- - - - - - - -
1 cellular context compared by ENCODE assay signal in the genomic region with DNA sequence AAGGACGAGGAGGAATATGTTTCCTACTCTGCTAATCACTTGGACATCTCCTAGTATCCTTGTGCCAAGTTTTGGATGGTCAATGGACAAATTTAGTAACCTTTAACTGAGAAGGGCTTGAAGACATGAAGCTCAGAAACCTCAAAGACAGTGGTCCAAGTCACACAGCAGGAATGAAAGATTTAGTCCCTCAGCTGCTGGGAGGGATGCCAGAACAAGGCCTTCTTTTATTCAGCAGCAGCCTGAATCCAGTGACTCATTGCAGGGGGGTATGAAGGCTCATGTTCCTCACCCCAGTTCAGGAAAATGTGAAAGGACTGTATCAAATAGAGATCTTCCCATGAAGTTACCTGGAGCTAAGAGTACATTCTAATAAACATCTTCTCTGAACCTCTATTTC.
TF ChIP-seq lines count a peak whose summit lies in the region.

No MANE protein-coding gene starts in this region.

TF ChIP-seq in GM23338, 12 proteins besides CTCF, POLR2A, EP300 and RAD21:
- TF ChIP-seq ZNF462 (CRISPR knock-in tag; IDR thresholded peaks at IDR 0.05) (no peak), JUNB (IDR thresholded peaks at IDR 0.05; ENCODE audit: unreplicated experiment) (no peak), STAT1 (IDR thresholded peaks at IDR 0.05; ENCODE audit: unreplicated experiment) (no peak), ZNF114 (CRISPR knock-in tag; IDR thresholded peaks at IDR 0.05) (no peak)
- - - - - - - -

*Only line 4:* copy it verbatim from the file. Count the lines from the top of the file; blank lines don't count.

TF ChIP-seq in GM23338, 12 proteins besides CTCF, POLR2A, EP300 and RAD21: